The very term, Law of Attraction, was put forth by Helena Blavatsky, an occultist and a leading figure in the Theosophist movement to describe a Hermetic principle and law of magic.
Much of the above describes three Hermetic principles from the Emerald Table (as appeared in the modernized Kybalion):
- The principle of mentalism
- The principle of correspondence
- The principle of vibration
The issue is that the bastardization of this, extremely diverse, thaumaturgy practice creates a limping pseudoesoteric system that lacks the proper foundation and integrity to be consistently effective and beneficial. Consequently, those who blindly follow it become vulnerable to marketing efforts and ideological hijacking, always looking for the right answer that will complete the puzzle.
The New-New Age Movement and Starseeds
“What has been will be again, what has been done will be done again; there is nothing new under the sun.”Ecclesiastes 1:9
Beginning in 2020, there was a shift in the way people talked and interacted. Terms like “vibration”, “raising consciousness”, “lightworker” and “energy” re-entered our vocabulary. Only this time, instead of suburban, yoga moms trying to manifest a handsome pool boy with a six-pack, it was right-wing forums and communities using them.
When the shaman, wearing horns and Valknot tattoos, stormed the Capitol back in January, I didn’t pay much attention. I figured he was another aesthete patching together different radical views to draw attention to the Trump movement. It wasn’t until very recently that I realized how deep the roots of this Franken-ideology are. In reading this article, everything became clear:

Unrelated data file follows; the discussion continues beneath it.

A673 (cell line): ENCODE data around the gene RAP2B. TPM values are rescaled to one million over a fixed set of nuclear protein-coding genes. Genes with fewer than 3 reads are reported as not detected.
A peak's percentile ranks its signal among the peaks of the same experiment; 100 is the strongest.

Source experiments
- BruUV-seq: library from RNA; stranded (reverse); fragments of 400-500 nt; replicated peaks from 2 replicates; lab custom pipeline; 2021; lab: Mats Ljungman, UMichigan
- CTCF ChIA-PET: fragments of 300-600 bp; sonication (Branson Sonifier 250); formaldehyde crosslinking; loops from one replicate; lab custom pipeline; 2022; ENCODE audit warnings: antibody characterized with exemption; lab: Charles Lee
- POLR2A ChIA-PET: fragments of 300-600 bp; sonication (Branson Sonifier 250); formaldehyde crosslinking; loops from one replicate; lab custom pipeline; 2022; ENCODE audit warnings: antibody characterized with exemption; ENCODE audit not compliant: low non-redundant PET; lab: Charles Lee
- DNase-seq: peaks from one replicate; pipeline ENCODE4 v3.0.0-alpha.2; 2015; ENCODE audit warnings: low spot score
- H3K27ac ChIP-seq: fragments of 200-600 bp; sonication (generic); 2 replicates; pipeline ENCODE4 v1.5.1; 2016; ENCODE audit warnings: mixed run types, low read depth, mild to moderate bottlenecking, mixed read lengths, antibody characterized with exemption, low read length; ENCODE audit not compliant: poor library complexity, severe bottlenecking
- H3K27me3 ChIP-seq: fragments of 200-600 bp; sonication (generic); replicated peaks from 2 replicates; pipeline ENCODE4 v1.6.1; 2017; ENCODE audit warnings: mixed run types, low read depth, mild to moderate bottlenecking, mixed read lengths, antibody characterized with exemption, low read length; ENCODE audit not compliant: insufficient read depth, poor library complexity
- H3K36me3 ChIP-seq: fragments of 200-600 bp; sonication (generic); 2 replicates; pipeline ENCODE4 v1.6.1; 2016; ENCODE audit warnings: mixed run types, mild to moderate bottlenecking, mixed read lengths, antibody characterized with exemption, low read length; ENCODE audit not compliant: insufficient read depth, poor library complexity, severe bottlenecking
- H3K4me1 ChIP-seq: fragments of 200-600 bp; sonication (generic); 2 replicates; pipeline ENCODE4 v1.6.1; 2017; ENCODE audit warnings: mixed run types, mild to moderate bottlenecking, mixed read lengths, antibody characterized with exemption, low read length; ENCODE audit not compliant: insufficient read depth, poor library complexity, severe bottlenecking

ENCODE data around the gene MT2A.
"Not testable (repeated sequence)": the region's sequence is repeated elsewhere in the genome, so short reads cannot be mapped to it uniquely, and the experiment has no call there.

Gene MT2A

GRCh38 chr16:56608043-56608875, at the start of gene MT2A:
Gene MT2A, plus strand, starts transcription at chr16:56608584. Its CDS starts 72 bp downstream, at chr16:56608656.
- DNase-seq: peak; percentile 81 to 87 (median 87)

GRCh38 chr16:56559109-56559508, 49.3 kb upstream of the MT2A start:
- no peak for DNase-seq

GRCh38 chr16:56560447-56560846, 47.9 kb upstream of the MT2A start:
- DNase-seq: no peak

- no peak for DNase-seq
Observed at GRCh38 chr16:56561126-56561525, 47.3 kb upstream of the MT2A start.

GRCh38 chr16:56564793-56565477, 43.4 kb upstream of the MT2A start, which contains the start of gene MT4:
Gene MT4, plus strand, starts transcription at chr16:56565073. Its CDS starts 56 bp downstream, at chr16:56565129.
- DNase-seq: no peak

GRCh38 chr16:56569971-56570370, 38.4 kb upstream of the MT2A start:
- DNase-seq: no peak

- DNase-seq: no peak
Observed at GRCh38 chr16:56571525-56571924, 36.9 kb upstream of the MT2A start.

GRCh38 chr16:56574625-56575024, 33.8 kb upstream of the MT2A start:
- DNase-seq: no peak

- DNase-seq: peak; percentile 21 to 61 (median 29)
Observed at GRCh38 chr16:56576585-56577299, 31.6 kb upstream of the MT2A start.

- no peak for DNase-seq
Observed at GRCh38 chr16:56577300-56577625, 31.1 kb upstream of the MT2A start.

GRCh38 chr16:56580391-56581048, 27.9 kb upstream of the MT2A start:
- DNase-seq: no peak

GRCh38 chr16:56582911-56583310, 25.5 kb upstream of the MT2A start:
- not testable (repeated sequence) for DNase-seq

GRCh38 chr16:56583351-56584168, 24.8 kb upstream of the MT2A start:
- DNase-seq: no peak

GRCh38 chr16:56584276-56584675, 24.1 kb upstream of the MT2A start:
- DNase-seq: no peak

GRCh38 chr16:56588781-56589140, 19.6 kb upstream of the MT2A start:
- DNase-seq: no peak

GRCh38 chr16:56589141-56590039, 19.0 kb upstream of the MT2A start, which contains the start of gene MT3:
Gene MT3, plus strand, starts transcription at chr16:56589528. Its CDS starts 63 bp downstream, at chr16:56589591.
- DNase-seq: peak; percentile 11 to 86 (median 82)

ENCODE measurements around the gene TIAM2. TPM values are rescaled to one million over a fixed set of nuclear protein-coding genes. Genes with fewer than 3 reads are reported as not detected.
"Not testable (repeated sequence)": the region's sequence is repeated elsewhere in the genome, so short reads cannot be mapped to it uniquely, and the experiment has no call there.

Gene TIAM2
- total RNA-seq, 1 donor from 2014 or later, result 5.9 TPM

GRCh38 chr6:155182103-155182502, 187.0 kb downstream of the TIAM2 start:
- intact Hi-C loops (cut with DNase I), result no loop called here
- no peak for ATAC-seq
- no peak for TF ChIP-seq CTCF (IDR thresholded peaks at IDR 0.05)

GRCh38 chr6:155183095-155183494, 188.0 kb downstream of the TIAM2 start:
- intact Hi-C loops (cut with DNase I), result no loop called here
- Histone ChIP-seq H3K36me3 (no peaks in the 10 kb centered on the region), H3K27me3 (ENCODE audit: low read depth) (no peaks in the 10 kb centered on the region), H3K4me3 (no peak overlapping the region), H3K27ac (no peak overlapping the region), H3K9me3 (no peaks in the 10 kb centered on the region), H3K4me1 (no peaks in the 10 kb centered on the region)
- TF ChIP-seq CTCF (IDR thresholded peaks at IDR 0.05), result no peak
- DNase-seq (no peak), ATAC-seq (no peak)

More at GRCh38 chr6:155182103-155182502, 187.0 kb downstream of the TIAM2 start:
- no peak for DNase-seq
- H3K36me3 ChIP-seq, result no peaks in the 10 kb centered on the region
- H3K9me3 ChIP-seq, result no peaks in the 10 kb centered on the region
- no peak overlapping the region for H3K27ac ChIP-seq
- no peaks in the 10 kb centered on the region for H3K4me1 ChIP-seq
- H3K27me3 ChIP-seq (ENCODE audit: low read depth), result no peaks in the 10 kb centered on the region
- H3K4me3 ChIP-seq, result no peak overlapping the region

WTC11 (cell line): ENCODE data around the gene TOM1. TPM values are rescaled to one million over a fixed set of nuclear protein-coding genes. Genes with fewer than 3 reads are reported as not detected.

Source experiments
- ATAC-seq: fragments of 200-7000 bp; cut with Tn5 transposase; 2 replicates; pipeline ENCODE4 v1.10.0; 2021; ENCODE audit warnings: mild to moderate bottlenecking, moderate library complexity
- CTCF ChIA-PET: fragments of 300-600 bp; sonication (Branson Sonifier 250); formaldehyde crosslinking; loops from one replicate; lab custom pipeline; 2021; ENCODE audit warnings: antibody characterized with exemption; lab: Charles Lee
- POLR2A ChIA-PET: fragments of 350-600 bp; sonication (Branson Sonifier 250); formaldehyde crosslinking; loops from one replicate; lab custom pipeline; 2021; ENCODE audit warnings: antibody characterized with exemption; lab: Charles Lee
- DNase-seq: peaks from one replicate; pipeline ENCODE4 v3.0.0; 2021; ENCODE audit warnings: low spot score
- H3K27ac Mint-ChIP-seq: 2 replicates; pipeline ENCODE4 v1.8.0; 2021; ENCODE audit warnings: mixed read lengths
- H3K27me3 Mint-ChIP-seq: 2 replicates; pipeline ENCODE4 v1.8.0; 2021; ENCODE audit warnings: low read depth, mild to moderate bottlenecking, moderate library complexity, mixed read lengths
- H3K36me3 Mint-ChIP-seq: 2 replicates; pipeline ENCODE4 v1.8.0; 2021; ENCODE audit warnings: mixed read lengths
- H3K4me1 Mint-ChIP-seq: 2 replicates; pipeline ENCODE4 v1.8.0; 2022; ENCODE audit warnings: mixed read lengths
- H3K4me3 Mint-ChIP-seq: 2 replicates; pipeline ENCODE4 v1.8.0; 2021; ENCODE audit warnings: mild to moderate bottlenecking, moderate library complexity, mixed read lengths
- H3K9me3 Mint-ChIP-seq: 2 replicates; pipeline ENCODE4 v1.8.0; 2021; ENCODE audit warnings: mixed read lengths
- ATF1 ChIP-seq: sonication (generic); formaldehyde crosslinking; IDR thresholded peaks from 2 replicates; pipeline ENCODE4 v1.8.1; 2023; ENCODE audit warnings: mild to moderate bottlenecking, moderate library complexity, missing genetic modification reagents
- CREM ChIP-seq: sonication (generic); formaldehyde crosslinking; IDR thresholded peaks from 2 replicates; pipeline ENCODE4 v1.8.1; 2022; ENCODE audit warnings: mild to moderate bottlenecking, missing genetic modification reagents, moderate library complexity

“Starseeds (also known as starchildren, star people, lightworkers, crystal children, et al.) believe that they’re human bodies inhabited by advanced extraterrestrial or interdimensional souls.”
Starseeds are a symptom of the postmodern tendency to strip away all traditions and deconstruct concepts to their essence, abandoning the very principles that make complex structures functional.
The same way Christianity rebranded pagan traditions and the Law of Attraction rebranded witchcraft, Starseed ideology is the syncretism of all occult and religious thematology but with the science-fiction/alien twist to make it palatable to our current status quo.
Religion, idealogy, and pseudoscience always took advantage of the naive and simple-minded to further the goals.
From reappropriating pagan traditions to the Law of Attraction to Starseeds, human nature is vulnerable to big promises, familiarity, and novelty.
That makes you and me open to manipulation.
Old wine to new bottles.